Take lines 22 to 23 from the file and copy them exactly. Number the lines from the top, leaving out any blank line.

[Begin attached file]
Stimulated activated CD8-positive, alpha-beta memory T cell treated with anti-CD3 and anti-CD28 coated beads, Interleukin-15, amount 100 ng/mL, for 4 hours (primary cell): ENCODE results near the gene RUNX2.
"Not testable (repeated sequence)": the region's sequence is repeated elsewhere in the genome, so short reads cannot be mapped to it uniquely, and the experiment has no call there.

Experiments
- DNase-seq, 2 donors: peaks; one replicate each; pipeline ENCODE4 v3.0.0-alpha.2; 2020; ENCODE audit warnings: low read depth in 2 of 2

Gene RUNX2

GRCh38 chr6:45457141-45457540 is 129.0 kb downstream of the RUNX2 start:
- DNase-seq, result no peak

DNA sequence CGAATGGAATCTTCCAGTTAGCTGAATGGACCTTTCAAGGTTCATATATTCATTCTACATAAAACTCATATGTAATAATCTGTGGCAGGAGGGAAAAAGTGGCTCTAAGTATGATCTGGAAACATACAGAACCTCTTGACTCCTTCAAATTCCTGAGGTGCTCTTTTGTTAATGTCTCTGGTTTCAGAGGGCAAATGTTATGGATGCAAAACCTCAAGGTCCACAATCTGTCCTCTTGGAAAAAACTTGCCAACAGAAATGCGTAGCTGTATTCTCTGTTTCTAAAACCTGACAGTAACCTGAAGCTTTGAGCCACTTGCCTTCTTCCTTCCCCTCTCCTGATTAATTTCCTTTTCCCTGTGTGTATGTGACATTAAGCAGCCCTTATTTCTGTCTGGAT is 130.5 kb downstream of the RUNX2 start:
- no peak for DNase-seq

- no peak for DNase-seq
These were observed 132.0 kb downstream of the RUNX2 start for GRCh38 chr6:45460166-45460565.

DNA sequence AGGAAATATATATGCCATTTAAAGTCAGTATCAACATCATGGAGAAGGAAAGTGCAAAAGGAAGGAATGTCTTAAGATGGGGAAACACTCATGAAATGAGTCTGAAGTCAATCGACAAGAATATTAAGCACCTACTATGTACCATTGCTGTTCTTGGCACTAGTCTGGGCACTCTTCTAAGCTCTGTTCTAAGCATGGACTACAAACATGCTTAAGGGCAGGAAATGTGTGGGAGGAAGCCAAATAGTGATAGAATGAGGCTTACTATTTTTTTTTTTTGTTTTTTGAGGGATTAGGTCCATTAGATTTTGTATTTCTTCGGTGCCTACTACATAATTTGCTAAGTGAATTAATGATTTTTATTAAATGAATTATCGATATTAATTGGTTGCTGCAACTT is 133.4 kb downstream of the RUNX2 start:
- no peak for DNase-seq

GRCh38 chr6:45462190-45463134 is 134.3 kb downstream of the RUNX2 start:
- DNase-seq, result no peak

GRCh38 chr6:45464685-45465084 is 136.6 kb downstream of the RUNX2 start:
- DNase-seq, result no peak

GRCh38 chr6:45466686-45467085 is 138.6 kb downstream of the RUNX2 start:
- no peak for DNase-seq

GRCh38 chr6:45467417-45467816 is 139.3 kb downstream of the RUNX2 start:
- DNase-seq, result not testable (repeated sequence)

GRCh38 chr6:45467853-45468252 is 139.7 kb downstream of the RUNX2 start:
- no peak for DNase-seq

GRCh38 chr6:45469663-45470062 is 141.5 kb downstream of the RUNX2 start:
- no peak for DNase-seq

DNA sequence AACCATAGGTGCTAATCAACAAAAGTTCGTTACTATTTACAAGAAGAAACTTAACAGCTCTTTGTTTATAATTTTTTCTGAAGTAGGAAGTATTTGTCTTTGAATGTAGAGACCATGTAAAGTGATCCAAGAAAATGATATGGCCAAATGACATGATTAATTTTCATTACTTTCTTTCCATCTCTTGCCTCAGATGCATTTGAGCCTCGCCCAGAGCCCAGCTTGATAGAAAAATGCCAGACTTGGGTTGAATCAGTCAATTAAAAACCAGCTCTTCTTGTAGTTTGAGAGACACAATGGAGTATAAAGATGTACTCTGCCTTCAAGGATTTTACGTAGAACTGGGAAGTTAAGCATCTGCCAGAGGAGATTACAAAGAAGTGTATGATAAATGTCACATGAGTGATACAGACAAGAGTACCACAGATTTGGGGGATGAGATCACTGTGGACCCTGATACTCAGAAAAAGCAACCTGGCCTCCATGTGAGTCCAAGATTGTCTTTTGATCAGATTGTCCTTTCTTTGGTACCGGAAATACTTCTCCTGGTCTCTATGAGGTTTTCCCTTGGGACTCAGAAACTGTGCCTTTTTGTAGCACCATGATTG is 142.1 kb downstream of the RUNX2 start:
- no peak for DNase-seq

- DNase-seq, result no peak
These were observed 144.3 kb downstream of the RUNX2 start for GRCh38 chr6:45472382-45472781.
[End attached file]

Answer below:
GRCh38 chr6:45467853-45468252 is 139.7 kb downstream of the RUNX2 start:
- no peak for DNase-seq